THEATRE REVIEW: Harry Potter and the Cursed Child ★★★★
Harry Potter and the Cursed Child
Palace Theatre, London
Wednesday 3rd January 2018
Being born into the world in the late 90’s and reading from the early 2000’s, I am unable to remember a time where Harry Potter wasn't a part of my childhood. Along with my siblings, I can remember buying battery powered wands and running round the house trying to zap each other, and though I watched all the movies starring Daniel Radcliffe as the wizarding boy, I was never a fully fledged fan, admitting right now that I am one of those people who haven't read the books. Cursed Child, the eighth book in the series and set 19 years after the events of Deathly Hallows, is a little different in the fact that instead of a film, writer J.K Rowling, alongside Jack Thorne (Junkyard), have brought the wizarding world of Hogwarts to life on stage at The Palace Theatre in Shaftesbury Avenue, to huge critical acclaim, and with nine Olivier Awards to Its name, it's the most anticipated production in years, now arguably alongside Hamilton.
Though having now been in the West End for 18 months, the hashtag #keepthesecrets is still vital and something that this review will oblige with, but with this comes little that we can actually critique. What we can say is that the story picks up with Harry and Ginny's son, Albus Potter (Theo Ancient), starting his first year at Hogwarts alongside with Rose Granger-Weasley (Helen Aluko), the child of Hermione and Ron, and finally Scorpius Malfoy (Samuel Blenkin), the son of Draco Malfoy. Ancient and Blenkin share the most stage time together and are a real delight to watch, especially Blenkin, who personally steals every scene he's in with his eccentric take on Scorpius which never faults, and watching him on stage in this production feels like we are witnessing a real star in the making and only wish huge success in his future.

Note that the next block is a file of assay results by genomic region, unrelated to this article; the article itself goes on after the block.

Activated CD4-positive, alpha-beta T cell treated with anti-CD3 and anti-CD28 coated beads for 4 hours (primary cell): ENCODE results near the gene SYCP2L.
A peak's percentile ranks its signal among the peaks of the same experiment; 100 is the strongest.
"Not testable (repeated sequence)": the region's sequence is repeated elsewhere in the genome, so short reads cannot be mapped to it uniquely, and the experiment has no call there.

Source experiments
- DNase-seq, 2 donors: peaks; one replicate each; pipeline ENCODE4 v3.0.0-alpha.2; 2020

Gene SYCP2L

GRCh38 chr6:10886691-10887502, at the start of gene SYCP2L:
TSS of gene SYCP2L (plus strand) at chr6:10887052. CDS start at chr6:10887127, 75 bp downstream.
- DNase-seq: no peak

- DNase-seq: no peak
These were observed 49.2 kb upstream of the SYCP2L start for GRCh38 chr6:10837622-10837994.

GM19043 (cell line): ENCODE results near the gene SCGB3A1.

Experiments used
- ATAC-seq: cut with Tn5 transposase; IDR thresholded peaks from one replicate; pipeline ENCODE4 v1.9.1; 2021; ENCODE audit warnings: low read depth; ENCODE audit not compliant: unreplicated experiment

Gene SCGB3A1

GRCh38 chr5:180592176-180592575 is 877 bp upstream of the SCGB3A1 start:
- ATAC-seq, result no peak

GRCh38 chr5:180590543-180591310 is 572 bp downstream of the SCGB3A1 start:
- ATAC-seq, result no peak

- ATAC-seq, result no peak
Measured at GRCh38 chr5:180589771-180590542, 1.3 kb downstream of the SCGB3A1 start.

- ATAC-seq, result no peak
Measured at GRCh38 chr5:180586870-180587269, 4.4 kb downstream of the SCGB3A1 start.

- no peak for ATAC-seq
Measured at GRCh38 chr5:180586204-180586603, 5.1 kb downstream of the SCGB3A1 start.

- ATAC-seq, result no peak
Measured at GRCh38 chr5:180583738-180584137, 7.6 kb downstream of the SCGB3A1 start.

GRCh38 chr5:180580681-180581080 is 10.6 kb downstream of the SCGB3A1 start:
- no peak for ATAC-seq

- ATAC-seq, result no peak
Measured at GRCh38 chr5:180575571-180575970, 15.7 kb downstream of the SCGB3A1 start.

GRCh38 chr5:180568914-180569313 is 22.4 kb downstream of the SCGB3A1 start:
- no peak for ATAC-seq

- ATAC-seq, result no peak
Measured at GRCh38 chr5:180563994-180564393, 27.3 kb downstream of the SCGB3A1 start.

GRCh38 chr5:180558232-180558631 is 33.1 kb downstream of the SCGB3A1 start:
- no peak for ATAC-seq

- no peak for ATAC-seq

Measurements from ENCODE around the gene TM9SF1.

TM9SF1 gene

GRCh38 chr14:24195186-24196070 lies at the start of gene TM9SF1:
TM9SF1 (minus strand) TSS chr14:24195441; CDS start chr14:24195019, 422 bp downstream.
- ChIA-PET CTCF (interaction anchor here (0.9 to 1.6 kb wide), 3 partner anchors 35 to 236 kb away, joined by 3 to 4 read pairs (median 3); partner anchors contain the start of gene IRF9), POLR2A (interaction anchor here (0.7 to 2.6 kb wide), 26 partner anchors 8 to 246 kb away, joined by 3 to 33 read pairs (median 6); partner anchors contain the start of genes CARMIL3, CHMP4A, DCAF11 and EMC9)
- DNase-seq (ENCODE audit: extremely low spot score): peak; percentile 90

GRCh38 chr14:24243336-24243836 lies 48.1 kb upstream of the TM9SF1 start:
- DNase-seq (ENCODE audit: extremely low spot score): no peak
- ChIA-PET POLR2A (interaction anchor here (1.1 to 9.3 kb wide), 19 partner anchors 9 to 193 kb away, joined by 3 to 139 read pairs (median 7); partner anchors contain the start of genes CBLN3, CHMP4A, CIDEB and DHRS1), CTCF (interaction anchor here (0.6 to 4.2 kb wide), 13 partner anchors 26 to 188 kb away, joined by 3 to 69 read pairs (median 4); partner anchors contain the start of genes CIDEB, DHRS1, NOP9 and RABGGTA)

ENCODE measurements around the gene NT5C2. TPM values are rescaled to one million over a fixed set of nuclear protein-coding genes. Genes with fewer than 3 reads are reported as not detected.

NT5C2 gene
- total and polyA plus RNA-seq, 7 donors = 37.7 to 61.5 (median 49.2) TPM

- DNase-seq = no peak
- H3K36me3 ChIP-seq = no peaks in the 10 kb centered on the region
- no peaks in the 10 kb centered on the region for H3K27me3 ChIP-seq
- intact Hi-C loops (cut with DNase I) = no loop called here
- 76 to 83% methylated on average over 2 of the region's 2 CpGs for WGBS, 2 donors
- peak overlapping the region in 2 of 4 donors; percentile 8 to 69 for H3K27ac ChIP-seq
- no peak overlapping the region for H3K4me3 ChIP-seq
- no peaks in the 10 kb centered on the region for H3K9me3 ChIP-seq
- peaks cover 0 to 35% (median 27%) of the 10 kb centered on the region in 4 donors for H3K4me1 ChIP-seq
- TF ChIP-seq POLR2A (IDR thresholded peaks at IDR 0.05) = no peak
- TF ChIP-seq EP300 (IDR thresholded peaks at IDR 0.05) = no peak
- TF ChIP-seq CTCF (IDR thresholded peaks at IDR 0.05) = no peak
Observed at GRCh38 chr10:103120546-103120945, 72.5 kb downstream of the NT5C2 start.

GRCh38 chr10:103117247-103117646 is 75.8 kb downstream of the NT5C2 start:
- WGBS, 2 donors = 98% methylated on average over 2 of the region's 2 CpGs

Taking on the titular role of Harry Potter is Jamie Glover, with Emma Lowndes portraying wife Ginny Potter. Though they both put in a reasonable performance, I do feel like the script is a huge letdown in not giving enough characterisation to these creations who we have grown up to love as children. Lowndes especially gets the backend of it with very little to really grab onto, making her role in the story sadly forgettable. There is also a sense that the playtext is only serving the purpose to please the fans by including many scenes which only those who are diehard fans will be excited by. Yes, if you have watched the movies you will also get a thrill by these scenes, but saying anymore would give too much away about the plot.
Having this story told in two parts, mostly being able to catch both on the same day, it's a huge undertaking from the creative team to make sure the audience are engaged as possible, with a cliffhanger in Part One, to be able to encourage them to return for Part Two, and as far as cliffhangers go on any scale, TV or film, transferring this to a theatre is no easy effort, and if you were to have a ticket for Part Two in what may be days or weeks, I wouldn't be surprised if hair was pulled from the scalps as without giving anything away, I have never been more gripped with genuine fear as I was at the end of Part One, and I had to wait agonizingly for hours to find out just how things were going to be resolved. This was further heightened throughout the production though in scenes that made my inner child squeal with delight, especially when the Grand Staircase was on stage.
Overall, Harry Potter and the Cursed Child is undoubtedly a triumph on the West End with sales soaring through the roof and booking completely sold out, but when the text is looked at in detail, sometimes what feels like is only pleasing the fans, may not be enough for others.